Date of Award


Publication Type

Master Thesis

Degree Name



Electrical and Computer Engineering


Engineering, Electronics and Electrical.


Hackam, R.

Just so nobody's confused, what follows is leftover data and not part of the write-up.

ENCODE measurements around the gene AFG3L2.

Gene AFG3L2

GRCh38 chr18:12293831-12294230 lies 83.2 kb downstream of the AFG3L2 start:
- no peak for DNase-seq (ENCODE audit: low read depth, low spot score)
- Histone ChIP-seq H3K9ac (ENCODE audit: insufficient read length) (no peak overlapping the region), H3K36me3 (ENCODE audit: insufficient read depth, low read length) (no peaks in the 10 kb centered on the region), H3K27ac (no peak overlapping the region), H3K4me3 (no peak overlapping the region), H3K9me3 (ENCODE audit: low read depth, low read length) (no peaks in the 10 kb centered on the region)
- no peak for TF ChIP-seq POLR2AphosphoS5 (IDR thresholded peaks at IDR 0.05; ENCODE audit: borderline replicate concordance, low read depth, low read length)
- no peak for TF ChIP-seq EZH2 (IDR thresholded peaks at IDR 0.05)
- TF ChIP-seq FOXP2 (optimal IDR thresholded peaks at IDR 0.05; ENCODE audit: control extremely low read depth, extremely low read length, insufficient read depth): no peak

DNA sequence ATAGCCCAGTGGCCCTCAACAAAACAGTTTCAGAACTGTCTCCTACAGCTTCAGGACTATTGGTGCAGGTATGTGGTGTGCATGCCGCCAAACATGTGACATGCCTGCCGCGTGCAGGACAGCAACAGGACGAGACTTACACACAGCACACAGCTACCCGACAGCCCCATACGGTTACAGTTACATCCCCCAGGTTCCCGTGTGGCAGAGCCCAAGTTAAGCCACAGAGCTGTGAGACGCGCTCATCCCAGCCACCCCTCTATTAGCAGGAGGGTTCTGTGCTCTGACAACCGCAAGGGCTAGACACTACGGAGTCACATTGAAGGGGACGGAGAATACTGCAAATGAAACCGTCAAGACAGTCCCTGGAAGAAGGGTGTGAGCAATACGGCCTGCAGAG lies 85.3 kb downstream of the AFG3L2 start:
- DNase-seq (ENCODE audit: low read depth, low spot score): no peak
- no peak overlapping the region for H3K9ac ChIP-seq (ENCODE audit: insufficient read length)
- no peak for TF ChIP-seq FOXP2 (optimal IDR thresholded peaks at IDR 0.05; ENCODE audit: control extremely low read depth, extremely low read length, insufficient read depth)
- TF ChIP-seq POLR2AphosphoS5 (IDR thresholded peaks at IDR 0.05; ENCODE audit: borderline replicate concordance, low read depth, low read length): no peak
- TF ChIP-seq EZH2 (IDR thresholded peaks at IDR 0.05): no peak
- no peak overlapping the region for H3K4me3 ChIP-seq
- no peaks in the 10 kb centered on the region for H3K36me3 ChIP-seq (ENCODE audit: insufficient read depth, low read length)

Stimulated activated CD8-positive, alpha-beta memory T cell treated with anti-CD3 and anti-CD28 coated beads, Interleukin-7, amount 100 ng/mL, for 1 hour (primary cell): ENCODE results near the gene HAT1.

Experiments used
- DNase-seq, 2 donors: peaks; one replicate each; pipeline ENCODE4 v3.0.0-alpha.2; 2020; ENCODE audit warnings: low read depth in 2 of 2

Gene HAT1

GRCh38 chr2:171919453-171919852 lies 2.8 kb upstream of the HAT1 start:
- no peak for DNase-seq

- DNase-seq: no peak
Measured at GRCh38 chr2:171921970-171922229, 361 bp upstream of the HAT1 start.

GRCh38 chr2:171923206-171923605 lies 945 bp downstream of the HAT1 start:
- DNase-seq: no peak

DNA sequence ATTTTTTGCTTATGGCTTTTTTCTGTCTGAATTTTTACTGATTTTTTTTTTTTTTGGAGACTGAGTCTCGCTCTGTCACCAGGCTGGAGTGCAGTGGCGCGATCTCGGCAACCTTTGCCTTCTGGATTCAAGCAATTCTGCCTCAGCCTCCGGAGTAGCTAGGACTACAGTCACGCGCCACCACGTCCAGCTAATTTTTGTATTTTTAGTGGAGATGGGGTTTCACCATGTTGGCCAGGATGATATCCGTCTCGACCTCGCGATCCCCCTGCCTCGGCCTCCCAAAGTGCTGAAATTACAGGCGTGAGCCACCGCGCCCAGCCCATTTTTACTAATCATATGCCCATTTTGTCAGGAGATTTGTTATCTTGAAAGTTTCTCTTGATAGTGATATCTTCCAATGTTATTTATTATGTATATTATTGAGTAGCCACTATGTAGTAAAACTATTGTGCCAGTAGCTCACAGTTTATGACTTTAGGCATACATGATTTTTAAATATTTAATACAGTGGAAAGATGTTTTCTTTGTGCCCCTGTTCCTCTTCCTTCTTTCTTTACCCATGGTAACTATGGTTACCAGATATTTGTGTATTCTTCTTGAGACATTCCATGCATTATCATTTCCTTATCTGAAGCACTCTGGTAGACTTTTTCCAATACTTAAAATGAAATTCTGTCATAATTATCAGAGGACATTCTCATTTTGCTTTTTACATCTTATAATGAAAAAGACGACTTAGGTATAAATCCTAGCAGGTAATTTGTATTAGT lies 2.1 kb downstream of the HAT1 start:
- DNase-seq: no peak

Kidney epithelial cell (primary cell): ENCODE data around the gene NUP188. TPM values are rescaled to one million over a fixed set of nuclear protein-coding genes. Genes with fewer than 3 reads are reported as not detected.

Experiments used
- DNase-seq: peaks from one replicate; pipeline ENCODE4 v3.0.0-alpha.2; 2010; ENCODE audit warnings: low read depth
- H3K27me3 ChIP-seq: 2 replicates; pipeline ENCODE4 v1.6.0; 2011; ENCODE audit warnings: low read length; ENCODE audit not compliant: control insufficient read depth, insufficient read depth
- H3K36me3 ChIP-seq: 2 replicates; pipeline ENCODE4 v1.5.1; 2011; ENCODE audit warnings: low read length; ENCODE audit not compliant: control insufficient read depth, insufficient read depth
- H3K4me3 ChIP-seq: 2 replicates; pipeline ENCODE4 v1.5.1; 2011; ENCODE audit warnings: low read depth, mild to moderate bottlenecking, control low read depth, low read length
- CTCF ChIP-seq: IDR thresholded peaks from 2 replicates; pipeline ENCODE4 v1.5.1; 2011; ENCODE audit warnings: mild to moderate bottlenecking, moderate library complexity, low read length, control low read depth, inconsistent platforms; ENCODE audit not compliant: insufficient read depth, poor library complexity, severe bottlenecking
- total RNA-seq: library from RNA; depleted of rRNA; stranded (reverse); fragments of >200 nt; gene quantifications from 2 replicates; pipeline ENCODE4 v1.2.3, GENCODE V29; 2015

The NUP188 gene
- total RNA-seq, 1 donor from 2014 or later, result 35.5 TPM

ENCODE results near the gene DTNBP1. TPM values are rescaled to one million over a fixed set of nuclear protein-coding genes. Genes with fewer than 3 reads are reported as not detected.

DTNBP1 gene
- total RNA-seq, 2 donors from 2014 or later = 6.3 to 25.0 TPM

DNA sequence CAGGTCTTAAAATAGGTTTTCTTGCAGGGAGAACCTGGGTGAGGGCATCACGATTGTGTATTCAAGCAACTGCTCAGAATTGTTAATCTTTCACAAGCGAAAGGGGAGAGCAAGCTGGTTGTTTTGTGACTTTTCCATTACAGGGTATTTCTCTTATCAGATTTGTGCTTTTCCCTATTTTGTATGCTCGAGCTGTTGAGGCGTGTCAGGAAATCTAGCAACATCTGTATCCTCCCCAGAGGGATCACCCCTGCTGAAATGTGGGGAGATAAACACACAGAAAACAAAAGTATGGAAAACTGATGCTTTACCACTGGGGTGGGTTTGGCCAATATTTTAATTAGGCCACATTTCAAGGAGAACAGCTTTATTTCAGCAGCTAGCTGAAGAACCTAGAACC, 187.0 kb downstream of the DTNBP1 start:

The effects of the size of the particles of ATH filler on the life of room temperature vulcanizing (RTV) silicone rubber coating was studied in a salt-fog chamber. The median particle sizes examined were 1.0, 4.5, 13, 17 and 75 $\mu$m. The optimum size giving the lowest leakage current and the longest time to failure of the coating was determined. The particle size affected the roughness of the coating. The roughness was enhanced after a prolonged test in salt-fog. The leakage current affected the amount of silicone fluid on the surface. The amount of silicone fluid present on the surface after exposure to dry-band arcing in salt-fog was a function of the particle size. Measurements of surface roughness, the amount of silicone fluid on the surface, and the leakage current combined with theoretical analysis of the heat of conduction, lead to identification of the mechanisms by which the size of the ATH particle impart resistance to tracking and erosion. The influences of the coating thickness, different substrates, addition of silicone fluid to the coating system and different carrier solvents on the leakage current, pulse current count rates and the life of the RTV coatings were investigated. It was found that all these parameters affected the electrical performance in salt-fog. The content of low molecular weight (LMW) silicone fluid and the diffusion of LMW from the bulk to the surface were determined. ATH filled RTV coatings having thicknesses from 0.17 to 0.99mm, ATH particle sizes from 1.0 to 75 $\mu$m and different carrier solvents were used. (Abstract shortened by UMI.)Dept. of Electrical and Computer Engineering. Paper copy at Leddy Library: Theses & Major Papers - Basement, West Bldg. / Call Number: Thesis1995 .D46. Source: Masters Abstracts International, Volume: 34-06, page: 2437. Advisers: R. Hackam; E. A. Cherney. Thesis (M.A.Sc.)--University of Windsor (Canada), 1996.